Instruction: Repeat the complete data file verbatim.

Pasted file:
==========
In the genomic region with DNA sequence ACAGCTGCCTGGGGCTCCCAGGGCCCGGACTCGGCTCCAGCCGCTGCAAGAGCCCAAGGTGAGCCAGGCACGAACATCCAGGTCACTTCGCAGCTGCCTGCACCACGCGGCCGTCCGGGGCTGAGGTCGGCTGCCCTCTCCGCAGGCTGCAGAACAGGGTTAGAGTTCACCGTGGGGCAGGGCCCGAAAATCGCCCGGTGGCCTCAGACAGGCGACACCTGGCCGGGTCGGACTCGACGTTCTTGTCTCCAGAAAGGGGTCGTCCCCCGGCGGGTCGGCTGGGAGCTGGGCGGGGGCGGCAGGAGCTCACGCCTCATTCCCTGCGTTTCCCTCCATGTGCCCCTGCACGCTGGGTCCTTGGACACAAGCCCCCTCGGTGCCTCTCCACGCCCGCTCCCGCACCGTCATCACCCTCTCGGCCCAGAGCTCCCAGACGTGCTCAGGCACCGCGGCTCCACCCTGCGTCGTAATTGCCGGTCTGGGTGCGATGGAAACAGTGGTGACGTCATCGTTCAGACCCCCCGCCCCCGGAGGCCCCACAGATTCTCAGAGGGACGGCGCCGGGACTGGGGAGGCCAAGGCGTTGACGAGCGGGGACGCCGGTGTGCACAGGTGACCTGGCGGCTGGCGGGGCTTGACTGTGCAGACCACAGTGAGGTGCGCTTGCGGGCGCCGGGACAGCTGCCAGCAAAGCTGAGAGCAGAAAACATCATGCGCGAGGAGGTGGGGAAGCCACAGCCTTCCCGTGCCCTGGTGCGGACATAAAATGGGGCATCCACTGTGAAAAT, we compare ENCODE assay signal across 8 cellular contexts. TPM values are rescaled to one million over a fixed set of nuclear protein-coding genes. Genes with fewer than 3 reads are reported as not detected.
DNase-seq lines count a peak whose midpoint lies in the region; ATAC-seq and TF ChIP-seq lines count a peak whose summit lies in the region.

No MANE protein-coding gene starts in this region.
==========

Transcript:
In the genomic region with DNA sequence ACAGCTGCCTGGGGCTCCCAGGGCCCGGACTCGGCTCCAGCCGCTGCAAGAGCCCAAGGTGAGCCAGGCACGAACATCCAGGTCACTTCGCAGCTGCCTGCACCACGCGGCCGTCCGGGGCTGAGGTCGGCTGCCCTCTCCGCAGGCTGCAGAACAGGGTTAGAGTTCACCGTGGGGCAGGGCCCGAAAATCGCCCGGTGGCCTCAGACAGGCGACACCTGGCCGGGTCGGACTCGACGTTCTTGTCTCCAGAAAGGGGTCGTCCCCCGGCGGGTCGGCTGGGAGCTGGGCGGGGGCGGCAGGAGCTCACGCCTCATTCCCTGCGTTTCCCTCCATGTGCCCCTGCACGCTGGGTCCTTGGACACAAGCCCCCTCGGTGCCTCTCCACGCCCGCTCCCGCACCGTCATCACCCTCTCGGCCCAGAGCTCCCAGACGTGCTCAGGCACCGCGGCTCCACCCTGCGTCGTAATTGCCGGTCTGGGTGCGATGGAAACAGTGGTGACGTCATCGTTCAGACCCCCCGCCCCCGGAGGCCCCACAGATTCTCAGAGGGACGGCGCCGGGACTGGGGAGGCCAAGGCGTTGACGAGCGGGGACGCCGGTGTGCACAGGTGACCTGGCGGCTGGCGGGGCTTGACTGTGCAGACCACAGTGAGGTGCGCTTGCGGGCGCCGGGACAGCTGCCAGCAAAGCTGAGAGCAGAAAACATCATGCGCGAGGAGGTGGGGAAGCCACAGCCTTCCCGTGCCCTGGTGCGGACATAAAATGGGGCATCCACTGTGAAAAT, we compare ENCODE assay signal across 8 cellular contexts. TPM values are rescaled to one million over a fixed set of nuclear protein-coding genes. Genes with fewer than 3 reads are reported as not detected.
DNase-seq lines count a peak whose midpoint lies in the region; ATAC-seq and TF ChIP-seq lines count a peak whose summit lies in the region.

No MANE protein-coding gene starts in this region.